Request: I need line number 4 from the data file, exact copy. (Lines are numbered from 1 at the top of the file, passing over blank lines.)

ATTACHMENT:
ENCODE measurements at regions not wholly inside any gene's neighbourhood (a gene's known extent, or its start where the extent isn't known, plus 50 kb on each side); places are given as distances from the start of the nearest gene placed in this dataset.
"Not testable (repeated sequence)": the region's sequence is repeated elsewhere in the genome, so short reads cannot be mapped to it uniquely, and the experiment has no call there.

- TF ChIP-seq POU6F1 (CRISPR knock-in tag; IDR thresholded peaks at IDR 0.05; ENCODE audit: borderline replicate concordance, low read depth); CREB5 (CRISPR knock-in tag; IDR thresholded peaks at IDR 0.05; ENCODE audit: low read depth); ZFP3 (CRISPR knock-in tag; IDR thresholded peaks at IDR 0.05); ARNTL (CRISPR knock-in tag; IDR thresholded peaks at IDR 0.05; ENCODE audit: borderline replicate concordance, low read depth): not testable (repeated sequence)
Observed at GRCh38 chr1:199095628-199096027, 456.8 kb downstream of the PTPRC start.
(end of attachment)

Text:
Observed at GRCh38 chr1:199095628-199096027, 456.8 kb downstream of the PTPRC start.